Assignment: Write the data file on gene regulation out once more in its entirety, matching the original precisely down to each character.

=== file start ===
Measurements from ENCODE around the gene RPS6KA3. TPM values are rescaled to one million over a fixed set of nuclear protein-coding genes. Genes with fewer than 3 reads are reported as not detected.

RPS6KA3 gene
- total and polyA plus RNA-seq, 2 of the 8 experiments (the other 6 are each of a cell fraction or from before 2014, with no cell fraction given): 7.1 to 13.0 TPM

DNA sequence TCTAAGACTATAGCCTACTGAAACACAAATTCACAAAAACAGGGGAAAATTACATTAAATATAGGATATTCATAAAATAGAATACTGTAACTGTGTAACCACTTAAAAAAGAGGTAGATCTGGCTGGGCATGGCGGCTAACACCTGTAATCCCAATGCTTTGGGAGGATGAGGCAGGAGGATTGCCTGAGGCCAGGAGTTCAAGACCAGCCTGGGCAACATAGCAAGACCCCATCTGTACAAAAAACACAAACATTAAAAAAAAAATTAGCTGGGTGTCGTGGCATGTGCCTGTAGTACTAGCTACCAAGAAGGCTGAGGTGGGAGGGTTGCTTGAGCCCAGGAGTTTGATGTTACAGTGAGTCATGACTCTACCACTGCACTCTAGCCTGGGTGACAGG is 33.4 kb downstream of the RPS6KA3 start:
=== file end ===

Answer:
Measurements from ENCODE around the gene RPS6KA3. TPM values are rescaled to one million over a fixed set of nuclear protein-coding genes. Genes with fewer than 3 reads are reported as not detected.

RPS6KA3 gene
- total and polyA plus RNA-seq, 2 of the 8 experiments (the other 6 are each of a cell fraction or from before 2014, with no cell fraction given): 7.1 to 13.0 TPM

DNA sequence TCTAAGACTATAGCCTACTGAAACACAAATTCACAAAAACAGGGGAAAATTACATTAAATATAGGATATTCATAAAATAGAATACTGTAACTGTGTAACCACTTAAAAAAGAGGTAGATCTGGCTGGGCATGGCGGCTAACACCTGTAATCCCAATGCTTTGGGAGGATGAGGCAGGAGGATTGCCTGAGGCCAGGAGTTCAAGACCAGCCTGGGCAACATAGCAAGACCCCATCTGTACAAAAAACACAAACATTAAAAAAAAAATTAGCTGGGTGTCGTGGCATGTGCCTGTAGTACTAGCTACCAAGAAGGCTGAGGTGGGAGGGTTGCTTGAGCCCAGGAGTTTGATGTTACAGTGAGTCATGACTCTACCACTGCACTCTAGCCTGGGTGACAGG is 33.4 kb downstream of the RPS6KA3 start: